No cuts to the ABC

Janine Kitson
Relief Organiser

Demonstrators gathered outside ABC headquarters in Sydney on October 1.

The ABC upholds the same values as public education — and both institutions are facing cuts that threaten their capacity to function as anchors of democracy.

The much-loved public broadcaster, like public education, educates, informs, entertains and enriches our cultural identity and knowledge base and enhances our capacity as citizens to make informed decisions and engage in a lifelong pursuit of learning.

The ABC is facing massive cuts to programming that will erode its capacity to defend the public interest. Without informed and educated citizens Australia’s democracy is under threat.

This is a time when Australia needs fearless, independent, high-quality investigative reporting that questions all political leaders and their agendas, particularly with Australia’s recent military interventions in Iraq and global warnings of cataclysmic climate change and environmental degradation, resource depletion and wildlife extinction rates.

The irony is that the war intervention is a massively expensive budget item — yet there is no debate about cost-cutting there.

There are proposals to cut quality investigative programs such as Lateline and the 7.30 Report as well as a myriad other current affairs and specialist programs in response to the threatened funding reduction.

Classic FM is in danger of being taken off FM transmission with its presenters reduced. ABC radio news bulletins could be cut from ten minutes to five. ABC job losses could be as high as 300.

Before the last election, the Prime Minister, Tony Abbott, promised “no cuts to the ABC”. However in the space of a year, the government has gone from “no cuts” to what Minister for Communications Malcolm Turnbull now admits to be “substantial” cuts.

Mr Turnbull commissioned media financial expert Peter Lewis to recommend ways for the ABC and the SBS to save money. According to leaks, the Lewis review into ABC and SBS efficiency suggested charging for content, selling property, increasing advertising revenue and outsourcing production.

The review canvasses outsourcing ABC television production to the private sector, moving SBS into the ABC's headquarters, increasing the amount of advertising on SBS and abandoning digital radio.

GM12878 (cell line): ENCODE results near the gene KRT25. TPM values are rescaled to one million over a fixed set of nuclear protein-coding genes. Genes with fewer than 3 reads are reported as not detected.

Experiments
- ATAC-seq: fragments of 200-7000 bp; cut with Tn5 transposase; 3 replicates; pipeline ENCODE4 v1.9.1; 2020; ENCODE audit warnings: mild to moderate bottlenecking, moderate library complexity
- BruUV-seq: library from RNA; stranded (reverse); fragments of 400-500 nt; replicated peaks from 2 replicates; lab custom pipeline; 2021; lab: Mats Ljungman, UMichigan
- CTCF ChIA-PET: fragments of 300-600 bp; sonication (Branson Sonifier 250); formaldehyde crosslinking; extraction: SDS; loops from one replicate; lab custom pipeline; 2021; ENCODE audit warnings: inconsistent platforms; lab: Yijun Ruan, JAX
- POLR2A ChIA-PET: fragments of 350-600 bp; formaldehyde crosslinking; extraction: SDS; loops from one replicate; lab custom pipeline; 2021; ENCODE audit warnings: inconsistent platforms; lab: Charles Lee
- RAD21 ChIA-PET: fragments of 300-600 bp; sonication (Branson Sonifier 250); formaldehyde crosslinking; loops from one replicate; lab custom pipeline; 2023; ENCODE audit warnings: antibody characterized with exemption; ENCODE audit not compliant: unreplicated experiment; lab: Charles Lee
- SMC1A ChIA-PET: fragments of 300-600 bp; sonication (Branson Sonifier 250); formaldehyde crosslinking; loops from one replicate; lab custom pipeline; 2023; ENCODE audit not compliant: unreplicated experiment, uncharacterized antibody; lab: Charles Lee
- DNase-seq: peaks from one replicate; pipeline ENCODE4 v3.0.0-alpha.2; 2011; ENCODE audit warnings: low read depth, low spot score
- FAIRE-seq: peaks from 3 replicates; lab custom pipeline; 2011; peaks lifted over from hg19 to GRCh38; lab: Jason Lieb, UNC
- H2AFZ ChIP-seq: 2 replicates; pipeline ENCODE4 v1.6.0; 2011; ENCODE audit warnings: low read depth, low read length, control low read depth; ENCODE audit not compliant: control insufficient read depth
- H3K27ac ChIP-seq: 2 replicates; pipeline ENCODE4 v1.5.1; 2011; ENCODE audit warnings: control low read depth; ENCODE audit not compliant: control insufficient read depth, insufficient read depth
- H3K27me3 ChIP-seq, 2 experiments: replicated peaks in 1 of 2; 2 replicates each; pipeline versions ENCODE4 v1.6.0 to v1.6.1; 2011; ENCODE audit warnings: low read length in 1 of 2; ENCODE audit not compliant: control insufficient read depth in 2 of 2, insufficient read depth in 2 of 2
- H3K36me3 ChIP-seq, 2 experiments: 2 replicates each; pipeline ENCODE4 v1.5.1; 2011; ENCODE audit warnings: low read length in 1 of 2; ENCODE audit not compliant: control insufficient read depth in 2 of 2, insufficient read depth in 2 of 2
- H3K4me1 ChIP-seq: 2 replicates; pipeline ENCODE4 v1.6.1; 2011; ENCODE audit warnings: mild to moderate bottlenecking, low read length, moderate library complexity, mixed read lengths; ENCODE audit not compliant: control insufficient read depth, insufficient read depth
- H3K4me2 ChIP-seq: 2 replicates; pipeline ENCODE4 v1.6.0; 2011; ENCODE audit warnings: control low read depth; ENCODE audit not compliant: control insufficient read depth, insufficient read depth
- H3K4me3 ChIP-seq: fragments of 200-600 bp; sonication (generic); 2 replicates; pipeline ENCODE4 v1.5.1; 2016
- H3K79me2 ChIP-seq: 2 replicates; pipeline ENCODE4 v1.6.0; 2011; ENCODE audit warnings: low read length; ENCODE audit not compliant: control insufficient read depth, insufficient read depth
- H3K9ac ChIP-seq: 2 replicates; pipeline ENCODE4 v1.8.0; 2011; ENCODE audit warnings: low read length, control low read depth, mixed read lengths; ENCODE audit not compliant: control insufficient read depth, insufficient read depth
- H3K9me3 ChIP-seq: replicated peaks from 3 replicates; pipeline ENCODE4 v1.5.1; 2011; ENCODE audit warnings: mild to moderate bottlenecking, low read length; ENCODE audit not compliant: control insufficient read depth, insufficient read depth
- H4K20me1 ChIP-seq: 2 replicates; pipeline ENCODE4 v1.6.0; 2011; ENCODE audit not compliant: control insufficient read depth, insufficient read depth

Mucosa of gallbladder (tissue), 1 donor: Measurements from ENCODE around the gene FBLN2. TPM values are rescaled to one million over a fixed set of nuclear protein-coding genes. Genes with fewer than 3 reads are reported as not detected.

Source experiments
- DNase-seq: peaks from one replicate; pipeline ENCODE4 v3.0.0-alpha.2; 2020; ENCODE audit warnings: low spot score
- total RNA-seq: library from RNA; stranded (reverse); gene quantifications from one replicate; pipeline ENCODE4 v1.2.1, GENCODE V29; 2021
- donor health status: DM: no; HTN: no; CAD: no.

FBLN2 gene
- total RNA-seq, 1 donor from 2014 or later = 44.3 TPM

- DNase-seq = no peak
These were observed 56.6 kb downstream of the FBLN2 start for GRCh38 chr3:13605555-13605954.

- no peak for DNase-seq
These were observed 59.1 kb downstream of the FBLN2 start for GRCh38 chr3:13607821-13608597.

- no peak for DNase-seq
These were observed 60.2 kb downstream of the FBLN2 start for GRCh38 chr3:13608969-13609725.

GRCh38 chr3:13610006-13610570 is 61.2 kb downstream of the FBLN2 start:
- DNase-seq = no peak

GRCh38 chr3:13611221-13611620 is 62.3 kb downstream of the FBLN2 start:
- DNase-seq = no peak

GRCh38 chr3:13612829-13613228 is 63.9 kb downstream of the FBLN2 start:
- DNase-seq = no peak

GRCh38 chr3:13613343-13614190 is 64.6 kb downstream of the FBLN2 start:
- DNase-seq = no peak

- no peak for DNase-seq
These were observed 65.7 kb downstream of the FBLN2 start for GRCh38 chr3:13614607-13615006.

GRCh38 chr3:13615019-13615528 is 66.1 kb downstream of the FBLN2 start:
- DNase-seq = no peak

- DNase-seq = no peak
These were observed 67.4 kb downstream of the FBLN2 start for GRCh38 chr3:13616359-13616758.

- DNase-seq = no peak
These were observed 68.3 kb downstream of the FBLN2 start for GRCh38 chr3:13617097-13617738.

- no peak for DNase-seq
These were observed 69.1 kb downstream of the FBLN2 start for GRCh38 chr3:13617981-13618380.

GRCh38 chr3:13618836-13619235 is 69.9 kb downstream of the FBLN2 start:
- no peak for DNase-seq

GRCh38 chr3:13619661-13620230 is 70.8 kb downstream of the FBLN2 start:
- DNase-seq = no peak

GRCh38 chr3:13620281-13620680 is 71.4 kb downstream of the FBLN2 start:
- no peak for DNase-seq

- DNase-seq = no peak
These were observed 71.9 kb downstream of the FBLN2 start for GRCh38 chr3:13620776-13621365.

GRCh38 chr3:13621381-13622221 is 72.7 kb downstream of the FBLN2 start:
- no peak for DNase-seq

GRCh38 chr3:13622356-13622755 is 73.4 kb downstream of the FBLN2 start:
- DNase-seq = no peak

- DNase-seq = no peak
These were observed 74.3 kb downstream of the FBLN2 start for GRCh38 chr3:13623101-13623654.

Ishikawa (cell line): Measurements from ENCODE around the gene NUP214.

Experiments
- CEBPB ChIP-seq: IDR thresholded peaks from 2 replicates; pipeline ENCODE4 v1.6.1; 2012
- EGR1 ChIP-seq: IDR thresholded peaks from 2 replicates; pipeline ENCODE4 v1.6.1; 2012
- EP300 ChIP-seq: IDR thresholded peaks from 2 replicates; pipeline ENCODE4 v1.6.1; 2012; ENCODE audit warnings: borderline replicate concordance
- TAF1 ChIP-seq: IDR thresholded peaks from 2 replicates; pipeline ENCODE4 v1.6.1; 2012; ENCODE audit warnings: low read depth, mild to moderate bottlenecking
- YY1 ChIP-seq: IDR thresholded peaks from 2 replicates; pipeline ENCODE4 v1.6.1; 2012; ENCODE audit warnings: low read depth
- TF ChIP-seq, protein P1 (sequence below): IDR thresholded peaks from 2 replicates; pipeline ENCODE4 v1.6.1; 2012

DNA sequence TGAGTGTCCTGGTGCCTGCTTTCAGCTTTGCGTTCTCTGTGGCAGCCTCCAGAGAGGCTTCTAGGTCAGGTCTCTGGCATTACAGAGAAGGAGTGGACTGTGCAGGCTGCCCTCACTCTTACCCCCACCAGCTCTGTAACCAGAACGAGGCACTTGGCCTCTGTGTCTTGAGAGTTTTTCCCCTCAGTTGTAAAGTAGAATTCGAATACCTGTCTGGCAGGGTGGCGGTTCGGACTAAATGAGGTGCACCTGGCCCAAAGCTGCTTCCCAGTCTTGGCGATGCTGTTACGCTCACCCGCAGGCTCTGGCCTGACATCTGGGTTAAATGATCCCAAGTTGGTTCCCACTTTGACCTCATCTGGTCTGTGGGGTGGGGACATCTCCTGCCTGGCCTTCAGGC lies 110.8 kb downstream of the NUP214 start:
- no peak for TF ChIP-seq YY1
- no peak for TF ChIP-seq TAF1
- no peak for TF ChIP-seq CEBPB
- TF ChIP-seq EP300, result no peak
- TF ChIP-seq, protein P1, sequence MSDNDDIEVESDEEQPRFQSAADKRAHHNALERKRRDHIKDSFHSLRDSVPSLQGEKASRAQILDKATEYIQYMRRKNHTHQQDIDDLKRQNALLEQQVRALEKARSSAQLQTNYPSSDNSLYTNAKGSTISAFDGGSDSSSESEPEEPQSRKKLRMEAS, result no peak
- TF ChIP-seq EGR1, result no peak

It also calls for a review of its network of 60 local radio stations. These cuts would seriously affect regional communities across the country that rely on the ABC as their main source of news and weather information.

The ABC staff's union, the Media, Entertainment and Arts Alliance, claims that the Lewis review would mean cuts of more than $100 million year-on-year, dramatically exceeding the cuts of $120 million over four years to the broadcaster in the Federal Government’s budget.

The Australian Government’s decision to end funding for the Australia Network is thought to have been made after it was angered by ABC reporting of Australian spying on Indonesia’s former president, Susilo Bambang Yudhoyono, and his inner circle.

The ABC is not a propaganda tool for governments. There are real fears, however, that the government is intervening in the ABC and SBS for political reasons.

Despite his shattered reputation for journalism ethics from the UK phone tapping scandals, media owner Rupert Murdoch continually uses his influence to rally attacks against the ABC through editorials and inflammatory commentaries.

It is timely to remember American author and columnist Joe Bageant’s description of the US media where Americans spend their lives “watching smiley-face media presentations of giant corporations” and where “instead of news we clamour for bread and circuses”.